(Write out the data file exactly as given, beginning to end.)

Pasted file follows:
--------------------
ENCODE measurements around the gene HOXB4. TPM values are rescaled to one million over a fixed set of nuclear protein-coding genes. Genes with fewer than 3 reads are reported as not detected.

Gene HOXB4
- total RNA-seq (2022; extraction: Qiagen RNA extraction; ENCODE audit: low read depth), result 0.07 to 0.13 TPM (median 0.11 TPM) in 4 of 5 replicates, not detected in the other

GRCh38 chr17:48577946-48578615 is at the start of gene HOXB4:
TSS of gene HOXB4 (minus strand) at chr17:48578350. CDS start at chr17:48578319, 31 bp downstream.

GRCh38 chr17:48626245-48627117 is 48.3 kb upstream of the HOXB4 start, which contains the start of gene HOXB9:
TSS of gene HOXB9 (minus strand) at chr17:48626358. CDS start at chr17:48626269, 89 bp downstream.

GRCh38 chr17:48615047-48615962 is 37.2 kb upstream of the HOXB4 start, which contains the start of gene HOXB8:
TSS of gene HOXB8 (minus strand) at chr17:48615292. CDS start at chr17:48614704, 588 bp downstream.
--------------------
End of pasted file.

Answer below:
ENCODE measurements around the gene HOXB4. TPM values are rescaled to one million over a fixed set of nuclear protein-coding genes. Genes with fewer than 3 reads are reported as not detected.

Gene HOXB4
- total RNA-seq (2022; extraction: Qiagen RNA extraction; ENCODE audit: low read depth), result 0.07 to 0.13 TPM (median 0.11 TPM) in 4 of 5 replicates, not detected in the other

GRCh38 chr17:48577946-48578615 is at the start of gene HOXB4:
TSS of gene HOXB4 (minus strand) at chr17:48578350. CDS start at chr17:48578319, 31 bp downstream.

GRCh38 chr17:48626245-48627117 is 48.3 kb upstream of the HOXB4 start, which contains the start of gene HOXB9:
TSS of gene HOXB9 (minus strand) at chr17:48626358. CDS start at chr17:48626269, 89 bp downstream.

GRCh38 chr17:48615047-48615962 is 37.2 kb upstream of the HOXB4 start, which contains the start of gene HOXB8:
TSS of gene HOXB8 (minus strand) at chr17:48615292. CDS start at chr17:48614704, 588 bp downstream.